Spotify Premium prices set to increase

Spotify has announced that it will be raising the price of its monthly premium membership by more than nine per cent.

READ MORE: Artists on the challenges of 2023 and hopes for 2024: “I just want to see us getting paid for selling records”

Last summer, the streaming platform hiked its subscription prices for the first time ever in the 10 years since the streaming service launched. At the time, the premium plan went up to £10.99 per month, up from the previous price of £9.99 monthly in the UK. In The US, the premium subscription increased from $10 to $11 monthly.

Now, Spotify has revealed that their subscription will be increasing to £11.99 in the UK and $12 in the US. According to a Bloomberg report, Spotify plans to raise its subscription price in five markets, including the UK, Australia, and Pakistan, by the end of April, and will raise prices in the US later this year.

Speaking to City A.M., a Spotify spokesperson said that the subscription price hike was done “so that we can keep innovating and delivering value to fans, the music industry, and creators on our platform, we occasionally update our prices”.

Spotify logo screened on a smartphone and headphones are arranged for illustration photo. Krakow, Poland on March 5th, 2024. (Photo by Beata Zawrzel/NurPhoto via Getty Images)

They continued: “We’ve begun communicating with existing subscribers in the UK to explain what this means for their account.”

The price increase also comes ahead of a huge increase in music streaming. Last year, the BPI (British Phonographic Industry) measured 179.6bn streams in the UK which was double what was measured back in 2018 (per City A.M.).

The IFPI (International Federation of the Phonographic Industry) also reported last year that roughly 67 per cent of the global music industry revenue was made up by streaming platforms.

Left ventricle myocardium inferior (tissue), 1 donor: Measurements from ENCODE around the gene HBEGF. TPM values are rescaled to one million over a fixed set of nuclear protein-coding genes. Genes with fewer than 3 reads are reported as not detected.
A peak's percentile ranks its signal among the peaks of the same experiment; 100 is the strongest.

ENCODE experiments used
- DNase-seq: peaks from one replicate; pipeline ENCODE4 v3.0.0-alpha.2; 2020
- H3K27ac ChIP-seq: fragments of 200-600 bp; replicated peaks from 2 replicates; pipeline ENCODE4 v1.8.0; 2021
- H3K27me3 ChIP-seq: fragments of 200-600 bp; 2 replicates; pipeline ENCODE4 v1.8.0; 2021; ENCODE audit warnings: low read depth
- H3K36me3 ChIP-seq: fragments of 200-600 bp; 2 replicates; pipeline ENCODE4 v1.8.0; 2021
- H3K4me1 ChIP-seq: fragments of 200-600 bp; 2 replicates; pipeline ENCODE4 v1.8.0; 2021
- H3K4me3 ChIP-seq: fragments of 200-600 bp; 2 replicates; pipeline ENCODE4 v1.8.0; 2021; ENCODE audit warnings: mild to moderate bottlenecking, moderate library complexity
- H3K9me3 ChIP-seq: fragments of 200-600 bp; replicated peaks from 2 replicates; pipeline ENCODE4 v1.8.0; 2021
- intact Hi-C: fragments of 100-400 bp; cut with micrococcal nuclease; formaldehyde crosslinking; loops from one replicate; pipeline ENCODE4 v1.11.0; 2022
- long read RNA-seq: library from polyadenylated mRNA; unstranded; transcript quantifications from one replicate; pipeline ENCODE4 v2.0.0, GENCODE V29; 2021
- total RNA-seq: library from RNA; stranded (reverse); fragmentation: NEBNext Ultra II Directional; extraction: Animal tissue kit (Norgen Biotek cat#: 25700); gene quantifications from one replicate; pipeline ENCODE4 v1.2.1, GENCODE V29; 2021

Last week, Spotify has officially demonetised all songs on the platform with less than 1000 streams.

The policy was launched on April 1 and came after the streaming giant released a report last year, Modernising our royalty system, in which news of the decision first appeared. The move has been planned by the platform for some time.

The new regulations come following months of speculation about new policies the streaming service would be introducing, including rumours that the company would be making it harder for artists to generate royalties from their music.

Recently, Nine Inch Nails‘ Trent Reznor hit out against streaming, saying it has “mortally wounded” many artists.

“I think the terrible payout of streaming services has mortally wounded a whole tier of artists that make being an artist unsustainable,” he told GQ in a new interview.

“And it’s great if you’re Drake, and it’s not great if you’re Grizzly Bear,” he continued. “And the reality is: Take a look around. We’ve had enough time for the whole ‘All the boats rise’ argument to see they don’t all rise. Those boats rise. These boats don’t. They can’t make money in any means. And I think that’s bad for art.”

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